In LANSA, a process is a group of related functions (programs). A process can be thought of as a container which holds RDML functions. It also provides an interface or menu to the functions it contains. Every LANSA function must be defined as part of a process. If you are developing with components (such as Forms, Reusable Parts or WAMs), you will not require a LANSA process.
When used in an interactive environment, a process appears as either a menu with a selection of user options, or as an action bar. (Refer to 4.2.2 Process Style.) A process can be thought of as an interpretive control table or menu used to access functions. It is not a "coded" program (it has no RDML) , but it must be compiled. When used in a batch environment, a process usually consists of only one function or a group of closely related functions (such as related reports).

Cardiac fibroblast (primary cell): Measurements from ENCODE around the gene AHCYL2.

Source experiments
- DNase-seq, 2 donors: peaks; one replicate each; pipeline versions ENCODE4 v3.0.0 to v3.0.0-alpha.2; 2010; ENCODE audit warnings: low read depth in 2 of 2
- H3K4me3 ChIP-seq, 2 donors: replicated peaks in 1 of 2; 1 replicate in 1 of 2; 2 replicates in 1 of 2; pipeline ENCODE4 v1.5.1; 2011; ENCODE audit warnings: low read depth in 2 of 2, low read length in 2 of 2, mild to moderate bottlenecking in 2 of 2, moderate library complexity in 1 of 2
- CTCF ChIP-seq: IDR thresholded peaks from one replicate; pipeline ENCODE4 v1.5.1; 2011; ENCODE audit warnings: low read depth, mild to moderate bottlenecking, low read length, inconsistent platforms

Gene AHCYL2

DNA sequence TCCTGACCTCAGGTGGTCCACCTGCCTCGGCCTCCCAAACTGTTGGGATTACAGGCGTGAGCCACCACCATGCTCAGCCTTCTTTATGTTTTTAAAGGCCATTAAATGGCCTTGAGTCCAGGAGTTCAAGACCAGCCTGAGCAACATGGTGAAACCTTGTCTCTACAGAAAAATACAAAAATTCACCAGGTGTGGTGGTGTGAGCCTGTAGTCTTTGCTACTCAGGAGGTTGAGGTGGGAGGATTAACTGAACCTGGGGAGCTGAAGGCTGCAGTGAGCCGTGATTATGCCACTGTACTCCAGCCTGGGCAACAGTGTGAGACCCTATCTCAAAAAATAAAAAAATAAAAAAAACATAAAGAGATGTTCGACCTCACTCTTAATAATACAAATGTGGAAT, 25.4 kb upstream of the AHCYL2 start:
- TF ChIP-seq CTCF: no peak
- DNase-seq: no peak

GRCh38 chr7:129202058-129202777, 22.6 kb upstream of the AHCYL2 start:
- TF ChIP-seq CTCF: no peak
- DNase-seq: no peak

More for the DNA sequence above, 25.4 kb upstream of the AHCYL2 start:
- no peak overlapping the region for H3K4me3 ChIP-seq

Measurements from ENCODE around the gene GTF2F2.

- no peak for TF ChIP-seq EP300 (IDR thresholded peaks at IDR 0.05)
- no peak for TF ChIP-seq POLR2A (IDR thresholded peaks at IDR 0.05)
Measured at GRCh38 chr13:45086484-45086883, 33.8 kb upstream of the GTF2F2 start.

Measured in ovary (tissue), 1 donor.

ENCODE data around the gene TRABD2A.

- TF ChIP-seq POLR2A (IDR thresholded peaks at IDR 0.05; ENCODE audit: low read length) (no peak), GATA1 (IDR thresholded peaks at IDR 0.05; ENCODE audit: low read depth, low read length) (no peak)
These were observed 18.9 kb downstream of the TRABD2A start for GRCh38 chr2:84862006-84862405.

Following are some important characteristics of processes:
The design of the application system will determine how many processes are required and what functions will belong to a given process. The process/function structure in LANSA is an important part of modular design, which helps to build maintainable systems. (Refer to Processes and Functions in the LANSA Application Design Guide.)